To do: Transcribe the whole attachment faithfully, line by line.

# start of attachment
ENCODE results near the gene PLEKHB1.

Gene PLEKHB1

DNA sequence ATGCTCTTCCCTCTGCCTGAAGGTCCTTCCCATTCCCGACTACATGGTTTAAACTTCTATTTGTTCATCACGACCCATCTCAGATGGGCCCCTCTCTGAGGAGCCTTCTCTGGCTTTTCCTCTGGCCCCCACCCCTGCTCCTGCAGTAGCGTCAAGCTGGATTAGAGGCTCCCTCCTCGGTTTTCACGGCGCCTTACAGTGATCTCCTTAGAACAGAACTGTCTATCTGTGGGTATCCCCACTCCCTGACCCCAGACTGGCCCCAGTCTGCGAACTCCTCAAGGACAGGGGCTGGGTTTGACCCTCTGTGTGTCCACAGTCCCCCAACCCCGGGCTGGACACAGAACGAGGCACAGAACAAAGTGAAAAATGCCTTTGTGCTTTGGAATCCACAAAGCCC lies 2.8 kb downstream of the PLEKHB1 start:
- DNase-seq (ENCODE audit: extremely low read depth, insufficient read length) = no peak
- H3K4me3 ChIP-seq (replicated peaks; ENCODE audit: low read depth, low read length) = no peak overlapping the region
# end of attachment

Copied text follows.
ENCODE results near the gene PLEKHB1.

Gene PLEKHB1

DNA sequence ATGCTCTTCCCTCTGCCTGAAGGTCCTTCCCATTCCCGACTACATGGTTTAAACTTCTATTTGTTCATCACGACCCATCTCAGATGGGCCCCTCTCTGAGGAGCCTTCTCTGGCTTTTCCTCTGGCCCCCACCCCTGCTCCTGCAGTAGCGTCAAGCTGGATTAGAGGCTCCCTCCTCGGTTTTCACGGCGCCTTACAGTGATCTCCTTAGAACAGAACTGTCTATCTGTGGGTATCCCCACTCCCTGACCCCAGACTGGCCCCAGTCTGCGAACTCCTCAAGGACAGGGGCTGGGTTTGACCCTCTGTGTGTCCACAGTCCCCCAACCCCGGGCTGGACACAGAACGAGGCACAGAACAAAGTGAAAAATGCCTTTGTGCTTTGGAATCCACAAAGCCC lies 2.8 kb downstream of the PLEKHB1 start:
- DNase-seq (ENCODE audit: extremely low read depth, insufficient read length) = no peak
- H3K4me3 ChIP-seq (replicated peaks; ENCODE audit: low read depth, low read length) = no peak overlapping the region